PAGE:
On Aug. 9, the eve of her official plunge into the New York Senate race, Jeanine Pirro stepped out onto Fifth Avenue around 20th Street, looking very glamorous and a little lost.
”Where’s my guy? Where’s my guy?” she exclaimed, after nearly bounding into the wrong black Chevy Tahoe, the all-but-official transport of Albany Republicans.
She’d been at the nearby offices of Mercury Public Affairs, which has been handling her public relations since 1993, and where she was preparing for her big Aug. 10 announcement.
Dressed in a black skirt, stilettos and a cream suit jacket pinned at the lapel with a sparkling American flag, Ms. Pirro clutched her cluttered schedule and hefted a pink leather tote. The bag bulged with newspapers. Her name and face were splashed on their front pages.
“I’m going to CNN, I’m going to do Wolf Blitzer, and I’m working on my announcement speech for tomorrow,” she said. “What I’m trying to do is make sure that the announcement speech encompasses who I really am, what I’m about and what my plan is for New York on my first day out of the box.”
The 54-year-old district attorney had spent the previous week mulling possible bids for Governor of New York or State Attorney General, but settled on the toughest race of the lot, taking on the Democrats’ poster girl, Senator Hillary Rodham Clinton.
The contest between these two tough political women, with their wayward husbands and Beltway helmet hairdos, promises to be the knock-down, drag-out brawl of the political season.
And the excitement in New York political circles—once again, all eyes on us!—is electric.
“I wouldn’t be in it if Icouldn’t win it,” Ms. Pirro asserted as she circled the sidewalk in search of her car. “I’m a New Yorker and I’m a fighter.”
Flashing her New York credentials might evoke the finally ineffective carpetbagger charges that Rick Lazio lobbed at the former First Lady in the 2000 race.
But now they carry added weight, as Senator Clinton is widely seen as girding for a Presidential run in 2008, which would yank her prematurely out of New York. Ms. Pirro’s game is surely better than Mr. Lazio’s, but the playing field’s also a lot better.
Ms. Pirro has already shown her mettle during three terms as the tough-as-nails district attorney of Westchester County, where her specialty has been snaring child molesters. As a favored guest commentator on Fox News, she is pretty and poised, but far from fragile. She supports the death penalty, yet her willingness to lean left of some G.O.P. social positions—Ms. Pirro, for example, is passionately pro-choice and champions gay rights—makes her Senate candidacy plausible in a predominantly Democratic state.
But she comes with baggage: a husband named Albert. Mr. Pirro was convicted on charges of income-tax fraud in 2000 and spent 11 months in jail. This spring, he was accused of sharing information from one of Ms. Pirro’s criminal cases with a reputed mobster. Ms. Pirro has argued, however, that voters will judge her on her record, not on her husband. Some pundits are starting to agree.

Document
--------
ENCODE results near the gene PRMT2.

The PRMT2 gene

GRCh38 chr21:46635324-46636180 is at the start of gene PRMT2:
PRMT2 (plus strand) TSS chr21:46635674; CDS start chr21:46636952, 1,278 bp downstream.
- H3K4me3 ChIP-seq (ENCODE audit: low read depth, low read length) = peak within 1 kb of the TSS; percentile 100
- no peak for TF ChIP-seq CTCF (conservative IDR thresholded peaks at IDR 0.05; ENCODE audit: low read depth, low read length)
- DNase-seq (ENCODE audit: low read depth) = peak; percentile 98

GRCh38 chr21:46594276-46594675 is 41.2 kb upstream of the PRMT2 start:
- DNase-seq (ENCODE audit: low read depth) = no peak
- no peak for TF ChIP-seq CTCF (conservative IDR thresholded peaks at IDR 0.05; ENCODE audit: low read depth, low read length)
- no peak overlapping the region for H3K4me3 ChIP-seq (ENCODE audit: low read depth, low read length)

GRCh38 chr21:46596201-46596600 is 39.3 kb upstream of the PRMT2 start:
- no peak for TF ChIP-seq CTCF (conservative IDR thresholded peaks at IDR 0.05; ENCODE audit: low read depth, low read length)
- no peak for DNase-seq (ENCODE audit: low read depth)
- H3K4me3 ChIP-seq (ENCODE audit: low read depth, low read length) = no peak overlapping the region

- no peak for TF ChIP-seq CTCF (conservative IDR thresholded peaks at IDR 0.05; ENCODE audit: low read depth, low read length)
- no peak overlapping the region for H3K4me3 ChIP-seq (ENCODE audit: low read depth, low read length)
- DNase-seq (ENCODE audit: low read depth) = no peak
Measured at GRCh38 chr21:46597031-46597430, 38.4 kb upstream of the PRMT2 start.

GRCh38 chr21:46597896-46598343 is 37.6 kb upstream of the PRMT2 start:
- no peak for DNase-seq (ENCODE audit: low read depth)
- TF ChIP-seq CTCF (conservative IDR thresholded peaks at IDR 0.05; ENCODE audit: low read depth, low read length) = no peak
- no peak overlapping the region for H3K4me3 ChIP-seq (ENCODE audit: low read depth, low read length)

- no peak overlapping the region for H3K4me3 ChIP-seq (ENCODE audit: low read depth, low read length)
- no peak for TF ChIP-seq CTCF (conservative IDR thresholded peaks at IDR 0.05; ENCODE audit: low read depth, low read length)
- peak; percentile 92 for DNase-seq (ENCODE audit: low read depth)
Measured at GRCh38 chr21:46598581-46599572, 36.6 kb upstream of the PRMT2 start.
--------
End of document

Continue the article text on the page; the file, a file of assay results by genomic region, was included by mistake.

“It’s hard to attack her for her husband’s behavior,” said Hank Sheinkopf, a Democratic political consultant. “That’s one of the reasons they chose her—because if you do that, then you’ve got to attack the former President for his behavior, and that ain’t going to work.”
Ms. Pirro pops out like a movie star on a crowded city street against the G.O.P.’s gray, bedraggled political bench. Back in 1997, around the time she began attracting national notice, she was included on People magazine’s “50 Most Beautiful People” list. Now more than ever, Ms. Pirro is poised to play a central role in national Republican politics.
And even if the part is martyrdom, it may be one of the greatest political gigs a New York Republican could ask for.
“I think that she is going to lose upward,” said Scott Levenson, president of the Advance Group, a political consulting firm. “By losing she wins, by taking on a king like Hillary Clinton.”
In the likely case that Ms. Pirro fails to beat Senator Clinton, Republicans across the country are at least counting on her to give the incumbent a good bruising. If the campaign leaves Senator Clinton too scarred to run for President in 2008, the Democratic field will widen drastically. All told, the show is finally stirring some political enthusiasm into a dreary summer.
“You know how the papers are going to love this, two harridans mixing it up,” said Fred Siegel, a history professor at Cooper Union. “This could be the equivalent of mud wrestling for fraternity boys.”
And to think, Ms. Pirro nearly deprived New York of the summer’s most engrossing spectacle by chasing a more modest office.
“You know, I listened to all the pundits and the pollsters, and I decided to just go with my heart and do it,” she said.
She was also listening to Washington. On the afternoon of July 29, she met with Senator Elizabeth Dole of North Carolina, who leads the National Republican Senatorial Committee.
“She spoke just generally about her interest in running,” said Brian Nick, a spokesman for the committee. “I can’t say if Ms. Pirro knew or did not know she would be running at that time. But I can tell you that Senator Dole didn’t do anything to discourage her.”
Despite reports that President Bush’s chief political strategist, Karl Rove, had hand-picked Ms. Pirro to run, her aides insisted that she had never met with him during her deliberations.
But Ms. Pirro hasn’t reached out to Rick Lazio either, and he’s the only Republican who has ever gone head to head with Senator Clinton in an election.